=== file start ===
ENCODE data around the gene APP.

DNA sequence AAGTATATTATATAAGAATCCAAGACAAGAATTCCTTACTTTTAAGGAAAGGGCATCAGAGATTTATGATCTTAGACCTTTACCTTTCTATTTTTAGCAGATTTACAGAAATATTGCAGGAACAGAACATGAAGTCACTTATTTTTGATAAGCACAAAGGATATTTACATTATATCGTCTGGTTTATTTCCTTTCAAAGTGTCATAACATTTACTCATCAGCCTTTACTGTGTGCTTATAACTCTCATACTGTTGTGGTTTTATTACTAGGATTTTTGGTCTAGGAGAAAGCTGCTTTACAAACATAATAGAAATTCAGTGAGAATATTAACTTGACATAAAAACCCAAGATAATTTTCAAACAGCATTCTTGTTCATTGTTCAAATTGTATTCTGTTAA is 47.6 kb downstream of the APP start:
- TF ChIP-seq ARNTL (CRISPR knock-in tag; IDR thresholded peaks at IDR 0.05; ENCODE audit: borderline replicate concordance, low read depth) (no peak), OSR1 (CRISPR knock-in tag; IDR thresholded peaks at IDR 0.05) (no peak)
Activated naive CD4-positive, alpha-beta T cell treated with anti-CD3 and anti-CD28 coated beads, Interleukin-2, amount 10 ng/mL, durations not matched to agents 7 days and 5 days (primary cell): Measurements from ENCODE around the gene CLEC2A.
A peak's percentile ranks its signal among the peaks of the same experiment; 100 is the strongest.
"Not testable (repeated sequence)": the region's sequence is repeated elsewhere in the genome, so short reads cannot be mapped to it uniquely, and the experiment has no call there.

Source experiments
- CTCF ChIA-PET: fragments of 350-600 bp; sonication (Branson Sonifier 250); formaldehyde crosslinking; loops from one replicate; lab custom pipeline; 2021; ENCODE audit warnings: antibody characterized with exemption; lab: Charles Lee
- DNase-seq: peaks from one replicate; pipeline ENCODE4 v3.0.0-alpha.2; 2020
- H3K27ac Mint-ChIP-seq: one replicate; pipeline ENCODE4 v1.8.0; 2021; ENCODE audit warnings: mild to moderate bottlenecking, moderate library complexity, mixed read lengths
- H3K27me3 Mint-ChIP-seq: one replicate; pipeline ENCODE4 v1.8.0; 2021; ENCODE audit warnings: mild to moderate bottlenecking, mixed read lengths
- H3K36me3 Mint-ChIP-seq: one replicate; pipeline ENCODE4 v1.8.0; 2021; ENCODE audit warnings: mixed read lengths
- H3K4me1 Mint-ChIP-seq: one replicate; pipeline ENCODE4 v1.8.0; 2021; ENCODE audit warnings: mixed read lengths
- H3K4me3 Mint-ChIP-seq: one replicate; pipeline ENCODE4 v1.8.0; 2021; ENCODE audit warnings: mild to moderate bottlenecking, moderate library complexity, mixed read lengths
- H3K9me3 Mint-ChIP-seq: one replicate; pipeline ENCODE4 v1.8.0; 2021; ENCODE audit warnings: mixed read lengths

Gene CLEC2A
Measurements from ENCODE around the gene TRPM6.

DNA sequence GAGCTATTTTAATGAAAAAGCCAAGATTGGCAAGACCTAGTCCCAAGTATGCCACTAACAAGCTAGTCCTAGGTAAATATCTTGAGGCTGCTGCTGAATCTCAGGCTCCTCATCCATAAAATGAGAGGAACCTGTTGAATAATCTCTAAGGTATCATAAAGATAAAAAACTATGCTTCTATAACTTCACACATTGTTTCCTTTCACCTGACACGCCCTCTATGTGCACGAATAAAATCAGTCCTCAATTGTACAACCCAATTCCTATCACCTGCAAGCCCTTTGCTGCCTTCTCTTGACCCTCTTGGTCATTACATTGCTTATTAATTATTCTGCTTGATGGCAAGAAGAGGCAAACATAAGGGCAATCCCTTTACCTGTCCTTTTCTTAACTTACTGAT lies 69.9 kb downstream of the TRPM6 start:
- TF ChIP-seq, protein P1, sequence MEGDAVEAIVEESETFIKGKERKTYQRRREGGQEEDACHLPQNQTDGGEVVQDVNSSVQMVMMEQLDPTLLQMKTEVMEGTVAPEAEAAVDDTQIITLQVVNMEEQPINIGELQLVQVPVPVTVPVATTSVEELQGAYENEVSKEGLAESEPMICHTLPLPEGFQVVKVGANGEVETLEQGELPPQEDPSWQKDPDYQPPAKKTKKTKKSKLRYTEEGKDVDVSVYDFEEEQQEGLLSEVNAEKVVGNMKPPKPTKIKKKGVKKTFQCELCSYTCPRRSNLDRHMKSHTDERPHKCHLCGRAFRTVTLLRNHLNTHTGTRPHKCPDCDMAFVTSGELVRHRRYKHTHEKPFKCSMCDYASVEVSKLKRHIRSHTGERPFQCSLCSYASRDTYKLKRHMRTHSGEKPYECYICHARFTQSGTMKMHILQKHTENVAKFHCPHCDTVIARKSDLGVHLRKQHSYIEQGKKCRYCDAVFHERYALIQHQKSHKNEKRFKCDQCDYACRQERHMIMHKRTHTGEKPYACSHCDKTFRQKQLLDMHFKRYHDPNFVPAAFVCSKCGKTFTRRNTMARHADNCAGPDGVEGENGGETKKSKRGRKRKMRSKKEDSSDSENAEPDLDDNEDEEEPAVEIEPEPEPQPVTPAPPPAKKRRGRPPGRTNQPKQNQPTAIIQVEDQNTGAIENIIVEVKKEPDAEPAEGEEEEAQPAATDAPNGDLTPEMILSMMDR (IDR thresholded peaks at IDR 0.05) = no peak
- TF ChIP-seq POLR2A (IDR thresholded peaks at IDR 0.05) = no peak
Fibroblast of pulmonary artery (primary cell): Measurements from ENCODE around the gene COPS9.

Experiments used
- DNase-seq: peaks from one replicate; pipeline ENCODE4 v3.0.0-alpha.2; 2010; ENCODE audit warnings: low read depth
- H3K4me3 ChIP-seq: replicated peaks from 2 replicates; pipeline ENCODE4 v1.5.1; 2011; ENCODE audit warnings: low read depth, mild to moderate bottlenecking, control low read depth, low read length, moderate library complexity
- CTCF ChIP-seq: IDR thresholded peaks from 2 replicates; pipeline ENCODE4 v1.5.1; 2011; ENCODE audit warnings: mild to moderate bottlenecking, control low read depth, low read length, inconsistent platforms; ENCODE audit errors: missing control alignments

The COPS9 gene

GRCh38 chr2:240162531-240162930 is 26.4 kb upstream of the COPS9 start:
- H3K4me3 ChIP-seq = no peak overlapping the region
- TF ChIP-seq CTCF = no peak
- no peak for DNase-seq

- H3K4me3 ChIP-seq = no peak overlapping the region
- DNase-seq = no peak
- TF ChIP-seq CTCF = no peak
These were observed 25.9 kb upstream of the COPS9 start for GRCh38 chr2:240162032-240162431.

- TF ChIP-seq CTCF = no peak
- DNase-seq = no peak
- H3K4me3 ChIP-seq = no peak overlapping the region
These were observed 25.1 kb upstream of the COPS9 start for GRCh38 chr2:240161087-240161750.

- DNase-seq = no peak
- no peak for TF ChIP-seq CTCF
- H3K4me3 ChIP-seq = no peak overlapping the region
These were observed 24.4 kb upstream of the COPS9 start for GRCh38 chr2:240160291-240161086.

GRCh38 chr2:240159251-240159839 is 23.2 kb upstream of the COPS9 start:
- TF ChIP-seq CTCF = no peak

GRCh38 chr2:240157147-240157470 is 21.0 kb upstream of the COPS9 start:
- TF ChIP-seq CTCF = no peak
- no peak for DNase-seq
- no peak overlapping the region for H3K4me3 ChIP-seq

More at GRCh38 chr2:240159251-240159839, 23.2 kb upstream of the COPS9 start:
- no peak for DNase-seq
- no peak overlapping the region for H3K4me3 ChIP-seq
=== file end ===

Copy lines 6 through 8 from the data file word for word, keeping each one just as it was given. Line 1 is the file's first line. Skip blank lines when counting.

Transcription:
"Not testable (repeated sequence)": the region's sequence is repeated elsewhere in the genome, so short reads cannot be mapped to it uniquely, and the experiment has no call there.

Source experiments
- CTCF ChIA-PET: fragments of 350-600 bp; sonication (Branson Sonifier 250); formaldehyde crosslinking; loops from one replicate; lab custom pipeline; 2021; ENCODE audit warnings: antibody characterized with exemption; lab: Charles Lee